Jane was complaining of dizziness. When you don’t get enough water, your blood pressure drops which causes lightheadedness. (Source) Seniors often already have problems with low blood pressure. So this complaint should be taken seriously. If unsteadiness is not common in your loved one, find a quiet place for them to rest and get some fluids. This is a good time to replenish electrolytes with Gatorade, Pedialyte, or clear broth.

The third red flag was Jane’s skin. It was dry. The body’s natural reaction to heat is to sweat. Not sweating is an indication that something in the body is wrong. It could mean there isn’t enough liquid in the body to sweat out. During cooler weather, try and keep track of your loved ones trips to the bathroom. Not as many trips may equal dehydration.

Perhaps Jane has a pre-existing condition with symptoms that mimic dehydration. Low blood pressure, low blood sugar, and the side effects of some medications are just a few of the things that could do that.

Another good way to test for dehydration is the capillary nail refill test. This is not 100% accurate, but it’s a quick way to gauge the hydration level of you or your loved one. If he or she has had enough fluids, but still has symptoms, consult your doctor for answers.

Hold your loved ones hand above their heart and gently squeeze the tip of a finger until it turns white. As the blood flows back into the finger, the nail will turn back to its original pink. If it takes any longer than 2 seconds, your loved one needs water.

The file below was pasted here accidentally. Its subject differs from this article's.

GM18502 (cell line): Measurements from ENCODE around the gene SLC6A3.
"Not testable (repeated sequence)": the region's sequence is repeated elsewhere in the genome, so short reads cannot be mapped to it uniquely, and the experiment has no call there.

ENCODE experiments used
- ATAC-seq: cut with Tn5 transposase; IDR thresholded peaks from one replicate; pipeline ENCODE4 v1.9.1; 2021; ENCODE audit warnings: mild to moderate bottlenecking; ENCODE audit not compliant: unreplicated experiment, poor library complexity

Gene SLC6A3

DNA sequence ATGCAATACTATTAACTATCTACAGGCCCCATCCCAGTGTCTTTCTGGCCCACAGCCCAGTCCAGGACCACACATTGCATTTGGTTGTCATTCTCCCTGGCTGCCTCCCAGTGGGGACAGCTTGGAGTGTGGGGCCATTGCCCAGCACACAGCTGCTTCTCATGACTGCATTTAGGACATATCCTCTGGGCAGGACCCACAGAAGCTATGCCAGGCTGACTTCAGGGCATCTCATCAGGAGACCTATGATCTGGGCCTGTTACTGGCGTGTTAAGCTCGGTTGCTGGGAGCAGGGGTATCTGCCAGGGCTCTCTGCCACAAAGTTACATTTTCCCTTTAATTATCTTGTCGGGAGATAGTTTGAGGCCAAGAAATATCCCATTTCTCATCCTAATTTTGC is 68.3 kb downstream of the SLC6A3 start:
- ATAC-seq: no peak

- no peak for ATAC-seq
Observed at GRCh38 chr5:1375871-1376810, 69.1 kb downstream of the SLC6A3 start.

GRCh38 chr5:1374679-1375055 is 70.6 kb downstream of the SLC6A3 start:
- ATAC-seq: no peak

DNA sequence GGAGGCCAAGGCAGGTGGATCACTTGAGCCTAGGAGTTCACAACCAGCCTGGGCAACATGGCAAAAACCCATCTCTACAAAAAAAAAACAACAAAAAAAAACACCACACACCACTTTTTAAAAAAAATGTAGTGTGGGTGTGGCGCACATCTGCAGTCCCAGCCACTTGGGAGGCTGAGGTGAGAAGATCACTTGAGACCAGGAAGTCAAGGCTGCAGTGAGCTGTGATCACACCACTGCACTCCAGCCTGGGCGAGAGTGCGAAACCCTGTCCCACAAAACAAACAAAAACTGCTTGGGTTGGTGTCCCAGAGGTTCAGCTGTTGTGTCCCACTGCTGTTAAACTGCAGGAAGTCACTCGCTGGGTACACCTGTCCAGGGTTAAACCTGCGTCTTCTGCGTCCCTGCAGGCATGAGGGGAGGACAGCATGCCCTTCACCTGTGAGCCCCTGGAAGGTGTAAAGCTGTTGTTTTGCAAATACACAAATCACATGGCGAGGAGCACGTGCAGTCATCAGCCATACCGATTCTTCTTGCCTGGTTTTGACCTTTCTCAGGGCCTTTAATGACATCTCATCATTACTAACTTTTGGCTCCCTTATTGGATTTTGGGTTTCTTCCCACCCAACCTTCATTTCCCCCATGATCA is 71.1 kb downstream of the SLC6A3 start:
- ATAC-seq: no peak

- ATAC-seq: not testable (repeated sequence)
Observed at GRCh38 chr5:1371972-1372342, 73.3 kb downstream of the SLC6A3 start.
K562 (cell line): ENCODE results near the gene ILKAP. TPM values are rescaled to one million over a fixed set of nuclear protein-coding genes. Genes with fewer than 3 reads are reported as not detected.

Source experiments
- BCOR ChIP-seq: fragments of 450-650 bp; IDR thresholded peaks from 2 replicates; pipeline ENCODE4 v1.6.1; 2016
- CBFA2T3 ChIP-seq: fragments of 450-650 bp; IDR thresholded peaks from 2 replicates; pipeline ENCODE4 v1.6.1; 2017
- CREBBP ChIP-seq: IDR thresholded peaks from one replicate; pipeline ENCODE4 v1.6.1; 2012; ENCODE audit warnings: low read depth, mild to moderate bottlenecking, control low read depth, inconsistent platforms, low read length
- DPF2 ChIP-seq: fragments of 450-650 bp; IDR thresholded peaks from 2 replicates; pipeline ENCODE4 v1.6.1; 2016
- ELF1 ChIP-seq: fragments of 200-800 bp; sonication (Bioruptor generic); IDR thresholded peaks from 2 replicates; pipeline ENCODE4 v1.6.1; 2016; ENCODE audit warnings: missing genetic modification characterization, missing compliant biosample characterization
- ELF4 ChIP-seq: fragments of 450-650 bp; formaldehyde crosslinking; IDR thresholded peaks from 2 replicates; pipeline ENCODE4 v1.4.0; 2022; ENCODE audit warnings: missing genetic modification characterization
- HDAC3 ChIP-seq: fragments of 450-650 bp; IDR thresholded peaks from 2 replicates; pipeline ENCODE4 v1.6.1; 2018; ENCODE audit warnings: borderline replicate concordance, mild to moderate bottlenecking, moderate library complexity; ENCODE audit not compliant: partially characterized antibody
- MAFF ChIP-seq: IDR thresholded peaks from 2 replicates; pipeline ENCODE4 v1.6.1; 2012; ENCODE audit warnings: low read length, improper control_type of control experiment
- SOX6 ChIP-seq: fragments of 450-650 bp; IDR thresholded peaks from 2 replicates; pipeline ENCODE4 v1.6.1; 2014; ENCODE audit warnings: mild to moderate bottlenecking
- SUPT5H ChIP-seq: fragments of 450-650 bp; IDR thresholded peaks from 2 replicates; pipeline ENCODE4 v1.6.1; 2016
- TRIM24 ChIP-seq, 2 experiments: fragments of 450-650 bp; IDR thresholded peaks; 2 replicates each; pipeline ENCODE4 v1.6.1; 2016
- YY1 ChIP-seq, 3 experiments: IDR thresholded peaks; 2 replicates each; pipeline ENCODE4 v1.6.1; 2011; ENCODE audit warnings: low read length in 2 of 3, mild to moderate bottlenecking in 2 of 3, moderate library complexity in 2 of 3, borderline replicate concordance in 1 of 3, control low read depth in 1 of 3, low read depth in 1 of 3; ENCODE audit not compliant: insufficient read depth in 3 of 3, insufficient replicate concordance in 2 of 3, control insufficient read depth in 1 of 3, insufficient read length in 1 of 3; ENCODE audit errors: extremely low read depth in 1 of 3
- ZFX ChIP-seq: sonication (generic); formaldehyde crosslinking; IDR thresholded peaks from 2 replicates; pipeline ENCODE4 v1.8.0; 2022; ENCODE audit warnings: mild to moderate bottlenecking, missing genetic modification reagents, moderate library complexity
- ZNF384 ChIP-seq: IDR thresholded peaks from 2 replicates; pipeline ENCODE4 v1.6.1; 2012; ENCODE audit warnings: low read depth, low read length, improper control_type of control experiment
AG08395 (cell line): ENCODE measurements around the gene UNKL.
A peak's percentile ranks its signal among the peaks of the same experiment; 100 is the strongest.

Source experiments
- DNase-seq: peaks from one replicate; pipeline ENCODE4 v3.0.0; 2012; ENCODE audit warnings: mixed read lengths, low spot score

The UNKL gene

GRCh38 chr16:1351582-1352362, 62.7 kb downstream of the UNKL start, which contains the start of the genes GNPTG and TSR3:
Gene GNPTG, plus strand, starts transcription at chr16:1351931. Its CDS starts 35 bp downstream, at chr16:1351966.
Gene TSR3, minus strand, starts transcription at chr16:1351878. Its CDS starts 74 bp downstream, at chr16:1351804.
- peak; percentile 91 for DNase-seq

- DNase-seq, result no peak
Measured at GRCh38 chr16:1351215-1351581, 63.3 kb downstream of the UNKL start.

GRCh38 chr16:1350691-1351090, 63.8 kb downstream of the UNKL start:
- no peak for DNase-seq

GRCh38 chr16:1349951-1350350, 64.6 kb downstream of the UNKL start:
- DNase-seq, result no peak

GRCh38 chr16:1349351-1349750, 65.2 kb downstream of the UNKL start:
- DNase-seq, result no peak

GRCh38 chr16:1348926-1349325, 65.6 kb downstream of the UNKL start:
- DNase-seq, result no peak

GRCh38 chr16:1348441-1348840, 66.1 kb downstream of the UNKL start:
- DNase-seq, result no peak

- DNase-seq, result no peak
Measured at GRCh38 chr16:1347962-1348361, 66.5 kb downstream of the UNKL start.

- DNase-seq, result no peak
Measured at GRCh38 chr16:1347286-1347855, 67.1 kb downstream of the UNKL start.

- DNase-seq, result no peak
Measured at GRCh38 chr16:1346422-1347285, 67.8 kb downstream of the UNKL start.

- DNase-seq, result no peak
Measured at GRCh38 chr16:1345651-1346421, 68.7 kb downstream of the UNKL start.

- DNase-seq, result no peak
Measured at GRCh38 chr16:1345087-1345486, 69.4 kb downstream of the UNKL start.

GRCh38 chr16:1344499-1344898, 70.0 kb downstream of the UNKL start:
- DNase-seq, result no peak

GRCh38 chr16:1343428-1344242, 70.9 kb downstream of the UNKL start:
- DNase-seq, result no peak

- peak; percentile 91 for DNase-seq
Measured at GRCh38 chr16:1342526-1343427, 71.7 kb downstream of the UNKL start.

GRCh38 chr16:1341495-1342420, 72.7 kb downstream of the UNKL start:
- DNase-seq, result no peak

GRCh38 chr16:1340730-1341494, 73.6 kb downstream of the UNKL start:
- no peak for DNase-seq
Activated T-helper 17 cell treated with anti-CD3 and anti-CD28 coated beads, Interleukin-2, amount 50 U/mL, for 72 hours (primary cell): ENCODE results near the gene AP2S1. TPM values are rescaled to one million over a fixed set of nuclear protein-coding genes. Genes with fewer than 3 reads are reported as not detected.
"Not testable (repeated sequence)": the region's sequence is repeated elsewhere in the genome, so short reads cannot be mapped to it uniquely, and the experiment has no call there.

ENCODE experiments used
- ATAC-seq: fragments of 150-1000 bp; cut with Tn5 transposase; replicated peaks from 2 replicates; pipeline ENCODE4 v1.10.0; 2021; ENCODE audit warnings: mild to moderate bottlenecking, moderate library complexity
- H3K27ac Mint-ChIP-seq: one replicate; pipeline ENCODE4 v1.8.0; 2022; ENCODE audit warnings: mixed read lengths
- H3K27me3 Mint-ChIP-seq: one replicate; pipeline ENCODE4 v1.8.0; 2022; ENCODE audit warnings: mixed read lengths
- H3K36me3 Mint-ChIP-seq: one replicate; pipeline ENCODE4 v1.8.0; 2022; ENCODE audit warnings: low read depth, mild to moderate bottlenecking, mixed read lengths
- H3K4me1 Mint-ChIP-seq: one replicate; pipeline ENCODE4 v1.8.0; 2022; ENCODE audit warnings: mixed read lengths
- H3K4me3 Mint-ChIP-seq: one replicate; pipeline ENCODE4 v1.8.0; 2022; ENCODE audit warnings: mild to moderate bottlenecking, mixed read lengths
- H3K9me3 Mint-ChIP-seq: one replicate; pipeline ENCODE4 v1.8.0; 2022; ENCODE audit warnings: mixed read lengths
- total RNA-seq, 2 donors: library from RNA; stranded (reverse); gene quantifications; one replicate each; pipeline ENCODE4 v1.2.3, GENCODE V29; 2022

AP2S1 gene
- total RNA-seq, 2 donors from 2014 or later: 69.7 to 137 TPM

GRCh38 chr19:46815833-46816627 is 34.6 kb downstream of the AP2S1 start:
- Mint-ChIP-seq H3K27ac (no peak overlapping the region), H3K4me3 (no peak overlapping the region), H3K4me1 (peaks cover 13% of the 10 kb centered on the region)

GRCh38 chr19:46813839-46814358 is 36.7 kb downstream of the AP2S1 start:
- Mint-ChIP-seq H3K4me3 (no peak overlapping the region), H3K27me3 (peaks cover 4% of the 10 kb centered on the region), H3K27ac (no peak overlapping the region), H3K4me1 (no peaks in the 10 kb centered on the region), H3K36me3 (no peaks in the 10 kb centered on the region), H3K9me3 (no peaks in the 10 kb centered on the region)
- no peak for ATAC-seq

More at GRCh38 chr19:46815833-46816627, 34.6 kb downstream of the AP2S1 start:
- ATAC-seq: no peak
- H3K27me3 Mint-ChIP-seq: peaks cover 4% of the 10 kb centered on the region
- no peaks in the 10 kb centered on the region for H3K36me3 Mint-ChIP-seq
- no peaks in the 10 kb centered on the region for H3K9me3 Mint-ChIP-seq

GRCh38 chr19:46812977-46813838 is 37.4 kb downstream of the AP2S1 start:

Let’s take a moment to talk about severe dehydration. The symptoms can include these:

  • Confusion
  • Irritability
  • Severe dryness
  • Dizziness
  • Dark-colored urine
  • Bloody stool

These symptoms of severe dehydration are all very good reasons to call 911. Get help immediately if your loved one has frequent diarrhea, or can’t keep fluids down. If he or she is exhibiting mild signs of dehydration, but you feel these symptoms are severe for him or her, then get help. You know your loved one best.

Treating Dehydration: It’s As Simple As a Glass of Water

Once you’ve determined your loved one is dehydrated, here are some simple steps to help. The best ways to fight it is to not let it occur in the first place. Simply make sure your loved one has small amounts of fluid available to them throughout the day. Dehydration occurs over time and constant, continual hydration can keep it at bay.

If your loved one does become dehydrated, clear fluids are best. Electrolytes are lost when the body sweats. So, it’s especially important during hot weather to replenish those with Gatorade, Pedialyte, or clear broth.

Don’t drown dehydration with large amounts of water. Guzzling water may cause a stomach ache. Again, it’s better to give the normal amount of water more often.

Rehydration doesn’t have to be tedious. A cup of herbal or decaffeinated tea, a popsicle, or a bowl of Jell-O can be a fun and important way to help your loved one take care of themselves. Caffeine is a diuretic, so, it’s best to avoid coffee or caffeinated tea unless it’s a treat. Having a hydration schedule is also helpful. A schedule can remind both you and your loved one to drink more water.

Dehydration comes on quickly and it can cause major issues. Seeing someone you care about lethargic or dizzy can be upsetting. Thankfully, it only takes a few simple steps to help a loved one stay hydrated and healthy.

At Home Care provides expert services and peace of mind. Request a free consultation today to get started.

Share the Post:

Related Posts